The authors describe on going research to uncover the architectonic nature of artefacts and see how these may be related to high-level, but also grounded, model of the original problem domain. We thus propose both a General Systems Architectural Model (GSAM) that reflects all the patterns of connectivity that may be found within any program and a Grounded Systems Engineering Method (GSEM) that captures the architecture of a problem domain. We hypothesis that there will be an isomorphism between the architecture of an artefact and the problem domain. We also hypothesis that for an artefact to be continually modified it has to conform to certain architectural features that can be abstracted from the domain. The purpose of the study is to examine a wide range of real programs (those designed for a job) and the problem domain that they address and from this examination determine the validity of the model and hypotheses by uncovering features and measures that define the architecture of the system. It is proposed that these features and measures could be used to make predictions about the flexibility, robustness and reliability of software. Such predictions would be used to formulate and close the design control loop. We hope that this work will lead to a universal constructional theory for systems.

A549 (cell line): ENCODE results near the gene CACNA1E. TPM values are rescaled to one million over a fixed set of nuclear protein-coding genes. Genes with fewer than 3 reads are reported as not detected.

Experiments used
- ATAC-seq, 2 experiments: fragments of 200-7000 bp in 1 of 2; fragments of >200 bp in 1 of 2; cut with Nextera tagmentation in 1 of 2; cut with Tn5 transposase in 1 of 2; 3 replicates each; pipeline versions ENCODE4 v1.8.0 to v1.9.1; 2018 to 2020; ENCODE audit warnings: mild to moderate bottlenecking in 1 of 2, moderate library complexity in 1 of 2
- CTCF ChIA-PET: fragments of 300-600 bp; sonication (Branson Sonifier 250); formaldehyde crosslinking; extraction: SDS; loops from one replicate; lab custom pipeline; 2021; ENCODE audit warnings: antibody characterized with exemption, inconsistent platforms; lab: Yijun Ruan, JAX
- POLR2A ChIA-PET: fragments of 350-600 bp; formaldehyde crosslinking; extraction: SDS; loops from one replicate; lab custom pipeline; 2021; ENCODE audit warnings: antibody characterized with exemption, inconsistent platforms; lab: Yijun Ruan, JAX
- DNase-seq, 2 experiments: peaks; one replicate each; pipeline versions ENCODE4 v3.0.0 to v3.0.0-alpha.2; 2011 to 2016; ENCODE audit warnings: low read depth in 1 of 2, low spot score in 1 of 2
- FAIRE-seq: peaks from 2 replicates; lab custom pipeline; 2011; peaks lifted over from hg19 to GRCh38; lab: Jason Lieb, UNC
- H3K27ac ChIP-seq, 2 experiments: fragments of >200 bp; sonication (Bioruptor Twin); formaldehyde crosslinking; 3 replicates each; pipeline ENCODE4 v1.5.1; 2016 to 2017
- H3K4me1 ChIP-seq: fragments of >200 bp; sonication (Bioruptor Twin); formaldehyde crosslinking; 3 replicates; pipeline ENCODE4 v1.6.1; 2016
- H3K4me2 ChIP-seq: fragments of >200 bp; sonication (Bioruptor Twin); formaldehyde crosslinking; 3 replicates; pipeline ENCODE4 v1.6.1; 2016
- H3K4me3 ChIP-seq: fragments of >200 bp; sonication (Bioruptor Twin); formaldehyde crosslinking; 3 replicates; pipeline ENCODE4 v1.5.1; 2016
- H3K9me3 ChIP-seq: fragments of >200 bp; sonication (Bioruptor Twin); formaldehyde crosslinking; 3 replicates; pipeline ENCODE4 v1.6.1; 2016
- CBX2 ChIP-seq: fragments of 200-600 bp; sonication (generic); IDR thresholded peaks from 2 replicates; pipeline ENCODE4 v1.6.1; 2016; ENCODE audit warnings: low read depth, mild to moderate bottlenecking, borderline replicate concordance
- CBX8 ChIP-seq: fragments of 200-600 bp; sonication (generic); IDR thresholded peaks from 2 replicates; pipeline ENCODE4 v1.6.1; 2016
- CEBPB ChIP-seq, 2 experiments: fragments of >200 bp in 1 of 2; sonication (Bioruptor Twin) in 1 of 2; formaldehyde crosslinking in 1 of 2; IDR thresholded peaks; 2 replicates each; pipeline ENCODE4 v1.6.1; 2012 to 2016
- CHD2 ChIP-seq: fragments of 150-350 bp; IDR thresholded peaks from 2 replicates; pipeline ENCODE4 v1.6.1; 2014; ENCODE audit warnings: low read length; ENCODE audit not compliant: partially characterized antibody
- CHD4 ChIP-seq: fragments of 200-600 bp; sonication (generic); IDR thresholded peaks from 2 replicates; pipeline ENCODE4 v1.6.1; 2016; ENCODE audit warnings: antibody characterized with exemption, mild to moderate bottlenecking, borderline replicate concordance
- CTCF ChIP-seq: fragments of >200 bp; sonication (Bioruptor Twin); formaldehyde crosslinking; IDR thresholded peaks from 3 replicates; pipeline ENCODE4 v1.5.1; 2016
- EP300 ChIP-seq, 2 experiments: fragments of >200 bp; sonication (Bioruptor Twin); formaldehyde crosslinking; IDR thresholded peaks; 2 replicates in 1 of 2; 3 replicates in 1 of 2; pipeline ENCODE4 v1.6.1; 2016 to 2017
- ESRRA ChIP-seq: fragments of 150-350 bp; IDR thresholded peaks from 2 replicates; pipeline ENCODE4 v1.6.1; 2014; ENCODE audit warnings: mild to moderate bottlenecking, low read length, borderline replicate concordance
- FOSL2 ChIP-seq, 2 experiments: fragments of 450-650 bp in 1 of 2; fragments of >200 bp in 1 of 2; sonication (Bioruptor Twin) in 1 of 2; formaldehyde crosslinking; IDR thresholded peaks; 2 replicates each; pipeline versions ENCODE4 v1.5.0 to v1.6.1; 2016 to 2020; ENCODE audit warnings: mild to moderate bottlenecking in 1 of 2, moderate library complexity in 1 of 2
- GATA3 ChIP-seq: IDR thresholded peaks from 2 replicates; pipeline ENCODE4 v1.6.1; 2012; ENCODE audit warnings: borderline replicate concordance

Addis, T. R. and Galal, G. H., "Using Problem Domain and Artifact Domain Architectural Modelling to Understand System Evolution" (2001). ECIS 2001 Proceedings. 23.